What you're talking about is policy, the realm of politics. And what plays well-what can be sold to an electorate—always trumps a sound policy recommendation. This is simply reality, and as I see it the economist's role here is to educate both policy makers and the electorate. Unfortunately here as well politics trumps not just sound economics but reality itself. Pick the policy you'd like and build a wall of economic obfuscation and deception to support it. People can be convinced the sky is falling when they are historically well-off; horribly destructive actions can be doubled-down upon, Paul Krugman can make a good living bloviating when he should be a laughingstock.

So I'm urging a different set of priorities: find the truth, however inconvenient for the policy you promote, rather than gathering ammunition for the direction you see as right & proper.
NoEnzLefttoSplit

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Gender: Male


Posted: Nov 10, 2019 - 11:48am

To put it another way:

we cannot have a rational discussion about economics until we know what aims we are pursuing (and on this we will differ):
do we want to maximize sustainability, equality,  diversity, output, or individual liberty, to name just a few?

These are not necessarily mutually exclusive aims, but they frequently are.

Secondly, in the unlikely event that we should agree on the kind of outcome we seek, we can start discussing how to get there.

In my experience, most economic discussion focuses on the nuts and bolts of how to get there when the participants  actually disagree on where that "there" is.

And then, even if we do reach some kind of consensus on where to go and how to get there, none of us can escape the fact that the future is full of surprises, despite our best research (or indeed, because of it). We are in the position of driving backwards in a very sophisticated machine at an increasing speed, using the past to extrapolate the road yet to travel.

Given all this, my personal position is very definitely one of centrism and prudence. I think we should be keeping resources in reserve for a rainy day and not maximizing their exploitation. I also think we should be maximising the well-being of the whole and not the maximum wealth of the individual (and even some billionaires agree on that). I think it is only prudent to maintain proper stewardship of the ecosystem, for its own sake. (I mean it is a system that obviously works well without human control and is the cradle in which we evolved - so why ruin it?).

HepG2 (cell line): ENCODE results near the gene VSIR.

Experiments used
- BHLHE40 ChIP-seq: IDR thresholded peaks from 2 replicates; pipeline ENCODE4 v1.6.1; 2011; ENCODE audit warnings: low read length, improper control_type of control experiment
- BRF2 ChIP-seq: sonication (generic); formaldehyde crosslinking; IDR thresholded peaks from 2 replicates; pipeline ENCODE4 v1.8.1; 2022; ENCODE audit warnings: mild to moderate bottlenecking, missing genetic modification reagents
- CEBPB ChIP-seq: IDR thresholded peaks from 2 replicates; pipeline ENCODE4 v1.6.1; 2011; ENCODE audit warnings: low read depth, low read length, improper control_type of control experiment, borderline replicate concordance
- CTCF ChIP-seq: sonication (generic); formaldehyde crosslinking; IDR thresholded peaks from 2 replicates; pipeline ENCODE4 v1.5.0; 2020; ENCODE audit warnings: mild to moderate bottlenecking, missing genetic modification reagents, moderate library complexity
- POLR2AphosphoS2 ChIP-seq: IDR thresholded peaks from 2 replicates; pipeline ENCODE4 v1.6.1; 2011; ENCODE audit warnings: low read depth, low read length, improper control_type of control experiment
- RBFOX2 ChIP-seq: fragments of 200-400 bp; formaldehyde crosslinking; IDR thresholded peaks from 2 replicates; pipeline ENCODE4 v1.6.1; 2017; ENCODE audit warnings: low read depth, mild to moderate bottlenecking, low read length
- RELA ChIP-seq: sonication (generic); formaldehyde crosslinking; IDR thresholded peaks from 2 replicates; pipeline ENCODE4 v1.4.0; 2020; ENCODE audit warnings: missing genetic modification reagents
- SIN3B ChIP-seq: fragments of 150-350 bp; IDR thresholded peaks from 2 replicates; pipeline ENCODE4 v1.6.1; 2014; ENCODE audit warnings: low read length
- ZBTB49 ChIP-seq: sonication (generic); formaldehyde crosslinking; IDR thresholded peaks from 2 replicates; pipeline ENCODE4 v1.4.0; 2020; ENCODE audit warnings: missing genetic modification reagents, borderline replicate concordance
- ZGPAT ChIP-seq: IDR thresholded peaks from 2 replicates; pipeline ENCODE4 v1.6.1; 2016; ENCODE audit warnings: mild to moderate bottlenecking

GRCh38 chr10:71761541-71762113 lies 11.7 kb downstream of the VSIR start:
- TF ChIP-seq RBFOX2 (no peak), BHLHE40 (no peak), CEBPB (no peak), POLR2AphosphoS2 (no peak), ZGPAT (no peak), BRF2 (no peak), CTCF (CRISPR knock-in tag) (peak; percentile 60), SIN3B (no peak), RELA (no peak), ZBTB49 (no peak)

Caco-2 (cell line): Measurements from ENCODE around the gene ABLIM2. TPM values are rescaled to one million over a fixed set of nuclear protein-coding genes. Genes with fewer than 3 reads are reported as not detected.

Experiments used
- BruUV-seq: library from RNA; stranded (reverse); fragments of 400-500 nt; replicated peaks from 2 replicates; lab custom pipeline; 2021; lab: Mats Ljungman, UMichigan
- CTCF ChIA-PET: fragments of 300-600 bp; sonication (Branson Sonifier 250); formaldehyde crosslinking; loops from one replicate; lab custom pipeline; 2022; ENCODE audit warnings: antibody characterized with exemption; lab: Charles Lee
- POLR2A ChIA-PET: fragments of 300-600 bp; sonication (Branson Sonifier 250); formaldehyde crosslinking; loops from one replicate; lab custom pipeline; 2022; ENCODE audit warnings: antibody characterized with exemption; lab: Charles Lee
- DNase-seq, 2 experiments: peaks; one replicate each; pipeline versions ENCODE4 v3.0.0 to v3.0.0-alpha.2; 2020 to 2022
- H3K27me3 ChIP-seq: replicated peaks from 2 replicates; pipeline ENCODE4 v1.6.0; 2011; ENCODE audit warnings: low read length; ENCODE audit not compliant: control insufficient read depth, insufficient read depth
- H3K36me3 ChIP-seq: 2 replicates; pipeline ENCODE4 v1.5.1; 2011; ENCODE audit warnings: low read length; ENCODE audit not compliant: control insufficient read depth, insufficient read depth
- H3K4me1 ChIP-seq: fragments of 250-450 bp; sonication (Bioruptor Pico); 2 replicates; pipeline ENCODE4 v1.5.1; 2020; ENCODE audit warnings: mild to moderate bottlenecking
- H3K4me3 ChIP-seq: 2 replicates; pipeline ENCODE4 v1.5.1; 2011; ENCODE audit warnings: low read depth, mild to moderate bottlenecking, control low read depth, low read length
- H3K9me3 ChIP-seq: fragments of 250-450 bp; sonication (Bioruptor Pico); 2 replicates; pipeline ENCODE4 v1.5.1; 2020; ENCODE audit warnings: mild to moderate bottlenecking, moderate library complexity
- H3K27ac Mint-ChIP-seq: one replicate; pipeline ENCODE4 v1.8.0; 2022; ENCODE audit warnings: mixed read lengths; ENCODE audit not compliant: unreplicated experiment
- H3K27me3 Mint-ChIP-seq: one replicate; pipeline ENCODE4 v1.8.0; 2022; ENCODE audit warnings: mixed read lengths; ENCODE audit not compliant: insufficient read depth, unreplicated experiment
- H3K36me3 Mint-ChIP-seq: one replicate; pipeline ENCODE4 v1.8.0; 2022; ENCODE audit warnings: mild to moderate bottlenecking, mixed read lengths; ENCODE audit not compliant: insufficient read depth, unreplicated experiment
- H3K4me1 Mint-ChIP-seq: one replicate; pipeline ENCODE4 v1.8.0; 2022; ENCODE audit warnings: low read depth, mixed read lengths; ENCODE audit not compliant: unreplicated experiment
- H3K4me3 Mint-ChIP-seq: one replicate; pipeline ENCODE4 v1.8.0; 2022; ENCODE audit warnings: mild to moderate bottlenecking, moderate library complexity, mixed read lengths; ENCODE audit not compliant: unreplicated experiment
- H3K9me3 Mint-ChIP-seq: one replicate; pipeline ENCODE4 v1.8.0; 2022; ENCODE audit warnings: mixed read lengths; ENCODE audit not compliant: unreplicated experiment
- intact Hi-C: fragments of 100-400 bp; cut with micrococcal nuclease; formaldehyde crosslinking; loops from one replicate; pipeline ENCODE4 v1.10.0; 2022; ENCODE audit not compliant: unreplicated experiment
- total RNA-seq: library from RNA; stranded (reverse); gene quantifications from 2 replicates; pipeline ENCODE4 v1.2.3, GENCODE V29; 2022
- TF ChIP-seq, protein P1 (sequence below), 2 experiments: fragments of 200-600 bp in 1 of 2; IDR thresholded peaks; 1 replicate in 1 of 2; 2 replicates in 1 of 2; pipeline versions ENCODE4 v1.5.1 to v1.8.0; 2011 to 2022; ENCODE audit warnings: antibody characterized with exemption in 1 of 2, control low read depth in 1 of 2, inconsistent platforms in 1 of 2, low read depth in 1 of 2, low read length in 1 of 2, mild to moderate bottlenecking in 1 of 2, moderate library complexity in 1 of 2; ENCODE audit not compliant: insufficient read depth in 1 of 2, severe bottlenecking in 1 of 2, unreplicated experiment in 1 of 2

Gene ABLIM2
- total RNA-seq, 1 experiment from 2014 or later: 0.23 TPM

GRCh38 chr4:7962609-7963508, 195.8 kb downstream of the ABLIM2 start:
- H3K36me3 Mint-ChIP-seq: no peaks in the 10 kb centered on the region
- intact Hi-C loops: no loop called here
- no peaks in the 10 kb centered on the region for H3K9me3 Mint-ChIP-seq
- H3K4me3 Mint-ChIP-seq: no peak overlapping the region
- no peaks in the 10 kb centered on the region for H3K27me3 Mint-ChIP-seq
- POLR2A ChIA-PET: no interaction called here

your mileage (going backwards) might vary...
NoEnzLefttoSplit

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Gender: Male


Posted: Nov 10, 2019 - 11:12am



 kcar wrote:


 kurtster wrote:

They also assume rational and predictable behaviour amongst participants.  Their inherent basic flaw.
 

It might be better to say that those models fail to take into account less than rational decisions. But my guess is that again, in aggregate, rational decisions outweigh irrational ones.
 

But rationality itself presupposes a certain framework that itself might be basically flawed due to a lack of information on the part of ALL participants or is premised on a set of faulty axioms. Just look at the erratic swings and roundabouts in public opinion over the decades since WWII. It is a pretty fickle beast.
I met a biologist who thought our current passion for exponential growth was in itself an expression of collective insanity as we race towards the edge of the petri dish. Barring additional technological breakthroughs in food production, she might be right. There are plenty of examples in history of people acting rationally but based on a set of completely flawed axioms.
kcar

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Posted: Nov 10, 2019 - 3:32am



 kurtster wrote:

They also assume rational and predictable behaviour amongst participants.  Their inherent basic flaw.
 

It might be better to say that those models fail to take into account less than rational decisions. But my guess is that again, in aggregate, rational decisions outweigh irrational ones.
kurtster

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Location: drifting
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Posted: Nov 10, 2019 - 12:23am

 kcar wrote:


 steeler wrote:


 NoEnzLefttoSplit wrote:
 
 

The common law underpinning for the magic of the marketplace is caveat emptor. let the buyer beware. Calls into question the notion that all trades are inherently mutually beneficial.
 

Most basic economic models assume equal levels of information between trading parties. And while in reality some trades would have unequal results due to one party being less informed and thus swindled, in aggregate trades should be mutually beneficial.

 
They also assume rational and predictable behaviour amongst participants.  Their inherent basic flaw.